Warner Bros. fights back in 'Smallville' profits lawsuitTue Jun 01, 2010 @ 06:07AM PST
By Matthew Belloni
But in court papers dated Friday, the Warners entities argue that the claims for breach of fiduciary duty, breach of the implied covenant of good faith and fair dealing and declaratory relief must fail because sufficient facts aren't alleged to support them. (A separate motion to strike takes aim at Tollin/Robbins' self-dealing claim, which the defendants say fails because certain "arms-length" language was absent from that deal.)
Warners is trying to kill the breach of fiduciary duty claim by arguing that no joint venture exists between the producers and the studio. That's a common tactic in Hollywood accounting litigation: A profit participant sues for both breach of contract and breach of fiduciary duty because damages can be higher, and the studio will try to eliminate the fiduciary duty claim on demurrer by arguing, as Warners does here, that it doesn't actually owe any fiduciary duties because the profit-sharing relationship doesn't amount to a partnership or joint venture.
Here there's a wrinkle, though, because Tollin/Robbins claims in the complaint that its "producers agreement" with Warners actually does explicitly define a joint venture. To this argument, Warners has an interesting response. "In fact, the producers agreement is denominated a 'venture agreement,' not a 'joint venture agreement,' and a 'venture' is not the same thing as a 'joint venture,'' the demurrer reads. The studio then helpfully provides definitions of the two terms from Black's Law Dictionary.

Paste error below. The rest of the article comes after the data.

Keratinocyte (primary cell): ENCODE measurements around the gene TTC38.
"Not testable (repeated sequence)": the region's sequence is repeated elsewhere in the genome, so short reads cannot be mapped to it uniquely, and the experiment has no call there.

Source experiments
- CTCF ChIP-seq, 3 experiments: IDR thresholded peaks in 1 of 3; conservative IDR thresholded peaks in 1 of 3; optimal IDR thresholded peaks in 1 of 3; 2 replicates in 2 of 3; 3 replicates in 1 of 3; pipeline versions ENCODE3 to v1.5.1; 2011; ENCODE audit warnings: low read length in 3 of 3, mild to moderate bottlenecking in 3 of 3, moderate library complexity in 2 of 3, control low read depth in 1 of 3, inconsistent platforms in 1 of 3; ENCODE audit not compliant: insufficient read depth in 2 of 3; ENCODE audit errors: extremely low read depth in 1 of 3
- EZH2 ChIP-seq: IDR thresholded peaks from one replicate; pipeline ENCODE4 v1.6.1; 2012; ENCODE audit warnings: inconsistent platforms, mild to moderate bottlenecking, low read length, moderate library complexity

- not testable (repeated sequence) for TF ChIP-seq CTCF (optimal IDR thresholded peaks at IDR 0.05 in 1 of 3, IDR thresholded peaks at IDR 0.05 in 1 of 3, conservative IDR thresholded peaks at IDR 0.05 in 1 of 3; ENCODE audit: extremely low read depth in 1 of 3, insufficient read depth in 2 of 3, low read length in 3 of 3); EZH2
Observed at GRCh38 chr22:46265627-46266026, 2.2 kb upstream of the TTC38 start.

Is a "venture" the same as a "joint venture"? Warners says no, especially since a partnership was specifically disavowed elsewhere in the deal. The answer could be important in determining the stakes in this litigation, and it could be instructive for all future profits cases. The next hearing is scheduled for July 16 before Jane Lueke Johnson.
Warners is repped by Scott Edelman, Jessica Lund and Amelia Collins at LA's Gibson Dunn & Crutcher. The producers are repped by Michael Kump and Chad Fitzgerald at Santa Monica's Kinsella Weitzman firm.